French boys all wore school smocks when the French Goverment mandated them in 1871. Later most boys continued wearing them when the Government eased the requirement, although we do not yet know when this occurred. Some schools also required them. Gradually the school smock became optional in most schools. It was up to a boys' parents, usually the mother, as to whether he wore a smock or not. Some mothers may have let the boy decide, but we think it was mostly the mother. Some boys would regularly wear their smocks. Other boys might wear smocks only on some days. Other boys never wore mocks. Another question is what the boys did when they came home from school. As best we can tell, most took off their smocks as soon as they got home.
Boys in some cases wore smocks to school because it was required. In most cases, however, Ftrnch boys wore smocks even when it was not required.
French boys all wore school smocks when the French Goverment mandated them in 1871. Later most boys continued wearing them when the Government eased the requirement, although we do not yet know when this occurred. Some schools also required them. The age of the boy was a factor here. French Goverment regulations and many school regulations involved the age of the boy. At many schools it depended from age up to which wearing a smock at school was compulsory (usually 10 years).
As long as wearing smock was compulsory boys did wear their smock
every school day (and mostly other days). It should be noted, however, that even after the required age, some boys still wore smocks to school, usually because their mother insisted.
Gradually the school smock became optional in most schools. It was up to a boys' parents, usually the mother, as to whether he wore a smock or not. Some mothers may have let the boy decide, but we think it was mostly the mother. Some boys would regularly wear their smocks. Other boys might wear smocks only on some days. Other boys never wore mocks.
Past the compulsory wearing it was the family rules that determined whether or not a boy would wear a smock to school. Here families varied greatly. In this regard it was usually the mother who decided such matters.
Strict families: In strict families boys wore smocks every day up to 12, years of age, in some cases even 14 years. Actully this was a little complicated. Some mothers were very strict about how their son;s dressed, but not all that keen on smocks.
Other families: In other families it could happen that boys came to school some days dressed in smocks and some days without smocks. A variety of factors could be involved here. It could be washing day and there was not a clean smock available. A type of school activity may be planned that day that might get his clothes dirty. Other variables may be involved. The boy might not be returning directly home after school due to a sporting activity. The boy might be visiting grand-parents. Many other posibilities exist. . There are also some other reasons for a 12-14 years old boy who did not normally wear a smock to suddenly come to school again with a smock. He may haved soiled his jumper or pants or even ruined them and thus a smock could hide this. Some mothers reportedly used an old smock as a punishment, saying that if you are going to behave like a little boy, you can wear a smock like one in short pants and a smock. An old smock or a smock from a younger brother was often handy. Many other possibilities might be the cause of a boy suddenly wearing smocks. Onr reader reports his mother being absent for a few weeks because of family problems. His father insisted he wear a smock to school to cut down on the washing.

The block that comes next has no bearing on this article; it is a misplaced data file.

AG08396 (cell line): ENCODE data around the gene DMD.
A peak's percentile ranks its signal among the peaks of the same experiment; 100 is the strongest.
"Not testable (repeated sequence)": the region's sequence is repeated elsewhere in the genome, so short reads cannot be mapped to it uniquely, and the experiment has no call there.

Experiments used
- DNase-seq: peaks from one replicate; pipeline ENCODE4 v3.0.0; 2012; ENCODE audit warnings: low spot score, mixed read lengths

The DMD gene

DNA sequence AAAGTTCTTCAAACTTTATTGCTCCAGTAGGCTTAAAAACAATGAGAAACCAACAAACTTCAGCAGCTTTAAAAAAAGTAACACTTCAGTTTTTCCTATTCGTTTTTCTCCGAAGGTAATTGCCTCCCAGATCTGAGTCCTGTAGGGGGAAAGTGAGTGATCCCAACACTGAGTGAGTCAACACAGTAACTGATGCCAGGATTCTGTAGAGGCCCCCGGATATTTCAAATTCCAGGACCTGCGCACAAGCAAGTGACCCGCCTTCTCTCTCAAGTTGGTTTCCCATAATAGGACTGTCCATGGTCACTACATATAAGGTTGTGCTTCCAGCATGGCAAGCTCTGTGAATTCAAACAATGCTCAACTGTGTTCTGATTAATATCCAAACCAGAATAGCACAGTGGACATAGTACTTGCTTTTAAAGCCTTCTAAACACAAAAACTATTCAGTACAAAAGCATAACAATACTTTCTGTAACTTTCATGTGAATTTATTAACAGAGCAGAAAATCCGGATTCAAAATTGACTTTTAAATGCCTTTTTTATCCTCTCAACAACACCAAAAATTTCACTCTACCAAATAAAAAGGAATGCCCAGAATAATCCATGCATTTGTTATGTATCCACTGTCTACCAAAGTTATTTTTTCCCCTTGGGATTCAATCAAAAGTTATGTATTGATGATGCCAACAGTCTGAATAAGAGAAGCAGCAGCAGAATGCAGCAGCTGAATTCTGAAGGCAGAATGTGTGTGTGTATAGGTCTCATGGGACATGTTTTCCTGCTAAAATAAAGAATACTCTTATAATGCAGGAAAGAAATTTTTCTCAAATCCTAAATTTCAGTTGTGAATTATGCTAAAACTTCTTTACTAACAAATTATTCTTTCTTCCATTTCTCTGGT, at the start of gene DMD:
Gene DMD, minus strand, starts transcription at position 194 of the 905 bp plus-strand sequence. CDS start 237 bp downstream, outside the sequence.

This French postcard shows an idealized image of a boy doing his asignments at home (figure 1). He is shown wearing his school smock. This doe not seem very realistic. As far as we can tell, most boys took of their school smocks as soon as they got home from school. We are not entirely sure if this was because they didn't much like the smocks or if mother wanted them to keep it clean for school.
While HBC has little information on what boys felt of wearing smocks before the 1940s, some information is available on the post-war era. One report suggests boys didn't mind smocks because they helped to protect their clothes. More reports, hoever, suggest that French boys generally didn't like wearing school smocks. Some boys complained that it
was hard to get dressed in a smock, especially the back buttoning ones. Other boys just didn't like the look of a smock--it looked to much like a girls' dress. Even the idea of a smock was increasingly being seen as a little boy's or girl's garment because girls were continuing to wear smocks while fewer boys were wearing them. One French HBC visitor reported that he wore a smock to school until he was 14 years old, "I detested wear the smocks. The other boys with few exceptions didn't have to, but I had a very strict mother. The others boys teased me about my smocks." He complained that the other boys taunted him, saying he looked like a girl in his smock.